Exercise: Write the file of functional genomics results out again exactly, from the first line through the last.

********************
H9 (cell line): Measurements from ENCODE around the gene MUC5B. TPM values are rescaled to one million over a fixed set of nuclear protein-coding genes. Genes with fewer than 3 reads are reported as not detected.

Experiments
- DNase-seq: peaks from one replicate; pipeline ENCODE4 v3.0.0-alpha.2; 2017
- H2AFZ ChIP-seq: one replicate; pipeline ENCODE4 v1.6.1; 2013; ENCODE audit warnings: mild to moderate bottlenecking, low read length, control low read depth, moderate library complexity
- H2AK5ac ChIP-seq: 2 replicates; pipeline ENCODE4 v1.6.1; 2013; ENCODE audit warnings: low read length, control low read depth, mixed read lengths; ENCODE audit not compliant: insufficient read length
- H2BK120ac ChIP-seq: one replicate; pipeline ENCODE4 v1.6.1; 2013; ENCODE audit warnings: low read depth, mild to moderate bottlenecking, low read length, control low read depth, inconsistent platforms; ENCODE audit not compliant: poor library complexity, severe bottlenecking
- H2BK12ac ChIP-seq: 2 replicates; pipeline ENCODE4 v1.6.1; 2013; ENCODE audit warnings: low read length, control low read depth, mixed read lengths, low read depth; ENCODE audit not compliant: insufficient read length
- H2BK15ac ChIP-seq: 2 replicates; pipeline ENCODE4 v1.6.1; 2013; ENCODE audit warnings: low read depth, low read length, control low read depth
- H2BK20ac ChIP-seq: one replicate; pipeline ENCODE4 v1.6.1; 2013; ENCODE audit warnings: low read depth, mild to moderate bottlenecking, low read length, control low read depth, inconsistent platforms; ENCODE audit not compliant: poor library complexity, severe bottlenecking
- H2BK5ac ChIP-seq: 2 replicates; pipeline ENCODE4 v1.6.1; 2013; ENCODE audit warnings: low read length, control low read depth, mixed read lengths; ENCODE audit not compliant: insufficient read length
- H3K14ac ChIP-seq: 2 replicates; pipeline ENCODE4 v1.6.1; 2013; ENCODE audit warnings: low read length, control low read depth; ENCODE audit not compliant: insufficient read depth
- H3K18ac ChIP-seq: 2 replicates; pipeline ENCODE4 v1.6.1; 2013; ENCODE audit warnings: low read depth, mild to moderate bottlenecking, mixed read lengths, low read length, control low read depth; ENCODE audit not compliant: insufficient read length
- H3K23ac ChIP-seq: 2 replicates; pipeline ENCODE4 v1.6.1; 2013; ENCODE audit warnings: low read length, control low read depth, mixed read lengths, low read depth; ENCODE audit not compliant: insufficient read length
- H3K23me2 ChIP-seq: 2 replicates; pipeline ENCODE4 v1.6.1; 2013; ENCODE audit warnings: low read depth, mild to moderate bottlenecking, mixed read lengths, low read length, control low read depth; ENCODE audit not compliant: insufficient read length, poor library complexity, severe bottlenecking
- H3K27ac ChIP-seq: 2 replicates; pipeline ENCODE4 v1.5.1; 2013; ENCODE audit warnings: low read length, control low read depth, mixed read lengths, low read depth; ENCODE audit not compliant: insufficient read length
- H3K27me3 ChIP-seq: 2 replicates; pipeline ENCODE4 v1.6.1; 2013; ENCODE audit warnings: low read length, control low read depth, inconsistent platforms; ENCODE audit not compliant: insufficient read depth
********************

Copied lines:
H9 (cell line): Measurements from ENCODE around the gene MUC5B. TPM values are rescaled to one million over a fixed set of nuclear protein-coding genes. Genes with fewer than 3 reads are reported as not detected.

Experiments
- DNase-seq: peaks from one replicate; pipeline ENCODE4 v3.0.0-alpha.2; 2017
- H2AFZ ChIP-seq: one replicate; pipeline ENCODE4 v1.6.1; 2013; ENCODE audit warnings: mild to moderate bottlenecking, low read length, control low read depth, moderate library complexity
- H2AK5ac ChIP-seq: 2 replicates; pipeline ENCODE4 v1.6.1; 2013; ENCODE audit warnings: low read length, control low read depth, mixed read lengths; ENCODE audit not compliant: insufficient read length
- H2BK120ac ChIP-seq: one replicate; pipeline ENCODE4 v1.6.1; 2013; ENCODE audit warnings: low read depth, mild to moderate bottlenecking, low read length, control low read depth, inconsistent platforms; ENCODE audit not compliant: poor library complexity, severe bottlenecking
- H2BK12ac ChIP-seq: 2 replicates; pipeline ENCODE4 v1.6.1; 2013; ENCODE audit warnings: low read length, control low read depth, mixed read lengths, low read depth; ENCODE audit not compliant: insufficient read length
- H2BK15ac ChIP-seq: 2 replicates; pipeline ENCODE4 v1.6.1; 2013; ENCODE audit warnings: low read depth, low read length, control low read depth
- H2BK20ac ChIP-seq: one replicate; pipeline ENCODE4 v1.6.1; 2013; ENCODE audit warnings: low read depth, mild to moderate bottlenecking, low read length, control low read depth, inconsistent platforms; ENCODE audit not compliant: poor library complexity, severe bottlenecking
- H2BK5ac ChIP-seq: 2 replicates; pipeline ENCODE4 v1.6.1; 2013; ENCODE audit warnings: low read length, control low read depth, mixed read lengths; ENCODE audit not compliant: insufficient read length
- H3K14ac ChIP-seq: 2 replicates; pipeline ENCODE4 v1.6.1; 2013; ENCODE audit warnings: low read length, control low read depth; ENCODE audit not compliant: insufficient read depth
- H3K18ac ChIP-seq: 2 replicates; pipeline ENCODE4 v1.6.1; 2013; ENCODE audit warnings: low read depth, mild to moderate bottlenecking, mixed read lengths, low read length, control low read depth; ENCODE audit not compliant: insufficient read length
- H3K23ac ChIP-seq: 2 replicates; pipeline ENCODE4 v1.6.1; 2013; ENCODE audit warnings: low read length, control low read depth, mixed read lengths, low read depth; ENCODE audit not compliant: insufficient read length
- H3K23me2 ChIP-seq: 2 replicates; pipeline ENCODE4 v1.6.1; 2013; ENCODE audit warnings: low read depth, mild to moderate bottlenecking, mixed read lengths, low read length, control low read depth; ENCODE audit not compliant: insufficient read length, poor library complexity, severe bottlenecking
- H3K27ac ChIP-seq: 2 replicates; pipeline ENCODE4 v1.5.1; 2013; ENCODE audit warnings: low read length, control low read depth, mixed read lengths, low read depth; ENCODE audit not compliant: insufficient read length
- H3K27me3 ChIP-seq: 2 replicates; pipeline ENCODE4 v1.6.1; 2013; ENCODE audit warnings: low read length, control low read depth, inconsistent platforms; ENCODE audit not compliant: insufficient read depth